In our efforts to maintain liberty, we are permitting the progress of ideologies that are themselves inherently anti-freedom. The recent Terry Jones issue has made it obvious that free speech takes a back seat to sensitivities to Muslim "feelings" (there were of course better arguments than this against burning Korans, but my sense is that a lot of this is knee-jerk emotion)

This isn't an objection to the Ground Zero mosque directly, I'm simply voicing my concern that by granting the same passionate defense of freedom to EVERY view, including those of a missionary religion with many members who desire more than anything else to attain enough global dominance to wipe such liberties out to begin with, because those liberties are antithetical to their worldview, will ultimately prove to do more harm than good.

On the other hand, I suspect such efforts will ultimately further Islamic assimilation in the West and that our views will dilute their radical element over the generations.

Anonymous said...

What I would have liked to see is far less pontification over the rights of Muslims - of course they have that - and more of a point that despite being permitted these liberties, Islam really is a bad thing. This latter point simply isn't emphasized enough; it almost seems like an afterthought. "Oh yea, before we forget...Islam is wrong and bad for the world", as if this was barely relevant.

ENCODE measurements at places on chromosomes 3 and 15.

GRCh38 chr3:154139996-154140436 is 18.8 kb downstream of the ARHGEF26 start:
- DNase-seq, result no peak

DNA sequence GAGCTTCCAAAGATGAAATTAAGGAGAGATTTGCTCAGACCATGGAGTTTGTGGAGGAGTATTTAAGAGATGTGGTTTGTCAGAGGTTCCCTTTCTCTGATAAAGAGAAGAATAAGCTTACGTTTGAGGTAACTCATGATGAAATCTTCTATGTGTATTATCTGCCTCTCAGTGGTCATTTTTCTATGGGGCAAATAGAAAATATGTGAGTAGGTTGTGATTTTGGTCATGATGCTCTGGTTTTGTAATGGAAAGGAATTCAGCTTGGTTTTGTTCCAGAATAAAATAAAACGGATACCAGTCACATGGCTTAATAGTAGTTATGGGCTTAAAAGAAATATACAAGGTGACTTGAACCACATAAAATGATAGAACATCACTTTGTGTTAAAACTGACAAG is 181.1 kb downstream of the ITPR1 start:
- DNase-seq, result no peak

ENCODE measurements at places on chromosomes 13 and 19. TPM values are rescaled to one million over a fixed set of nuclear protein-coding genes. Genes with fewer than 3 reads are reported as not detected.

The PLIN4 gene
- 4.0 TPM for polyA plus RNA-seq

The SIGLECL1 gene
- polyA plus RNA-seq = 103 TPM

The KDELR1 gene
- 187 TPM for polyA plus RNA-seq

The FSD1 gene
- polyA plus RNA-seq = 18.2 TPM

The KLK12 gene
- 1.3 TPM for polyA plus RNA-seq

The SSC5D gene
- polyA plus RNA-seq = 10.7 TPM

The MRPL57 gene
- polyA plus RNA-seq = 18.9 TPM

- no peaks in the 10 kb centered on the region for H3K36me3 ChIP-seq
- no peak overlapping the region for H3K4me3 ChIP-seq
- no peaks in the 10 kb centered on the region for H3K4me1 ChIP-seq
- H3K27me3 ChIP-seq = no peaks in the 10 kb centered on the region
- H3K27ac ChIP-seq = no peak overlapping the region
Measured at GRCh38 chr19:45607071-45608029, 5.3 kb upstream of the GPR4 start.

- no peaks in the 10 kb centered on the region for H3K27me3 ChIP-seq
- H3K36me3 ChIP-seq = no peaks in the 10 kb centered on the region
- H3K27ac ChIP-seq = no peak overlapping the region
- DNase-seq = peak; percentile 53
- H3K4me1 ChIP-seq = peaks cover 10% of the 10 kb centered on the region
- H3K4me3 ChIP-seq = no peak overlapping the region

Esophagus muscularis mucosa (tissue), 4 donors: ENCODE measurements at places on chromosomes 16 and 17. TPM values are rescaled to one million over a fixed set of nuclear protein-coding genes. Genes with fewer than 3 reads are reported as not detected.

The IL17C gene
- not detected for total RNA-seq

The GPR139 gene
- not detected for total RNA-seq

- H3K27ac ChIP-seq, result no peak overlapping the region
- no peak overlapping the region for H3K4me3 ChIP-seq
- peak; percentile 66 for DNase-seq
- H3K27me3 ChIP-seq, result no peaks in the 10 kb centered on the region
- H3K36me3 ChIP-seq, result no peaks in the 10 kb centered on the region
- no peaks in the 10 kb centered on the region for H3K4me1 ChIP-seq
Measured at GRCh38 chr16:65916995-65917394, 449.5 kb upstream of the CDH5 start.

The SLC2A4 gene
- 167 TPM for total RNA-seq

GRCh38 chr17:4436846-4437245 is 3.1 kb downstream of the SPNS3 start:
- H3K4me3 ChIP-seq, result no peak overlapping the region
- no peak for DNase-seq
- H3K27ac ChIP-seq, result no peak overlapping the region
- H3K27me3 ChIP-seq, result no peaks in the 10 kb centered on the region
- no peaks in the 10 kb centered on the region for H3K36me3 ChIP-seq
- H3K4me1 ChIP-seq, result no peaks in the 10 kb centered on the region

I suppose my main point here is that toleration of intolerance could in principle lead to the undermining of the very edifice upon which such tolerance can be granted in the first place, and that being "pro-tolerance" ought to sometimes entail curtailing the freedoms of others.

If a religious group started that was exclusively composed of individuals who lived for no other purpose than to strip all freedoms away and force everyone to follow their religion, and actually had enough power that the prospect of their success was not entirely absurd, would this not be sufficient grounds for intervention?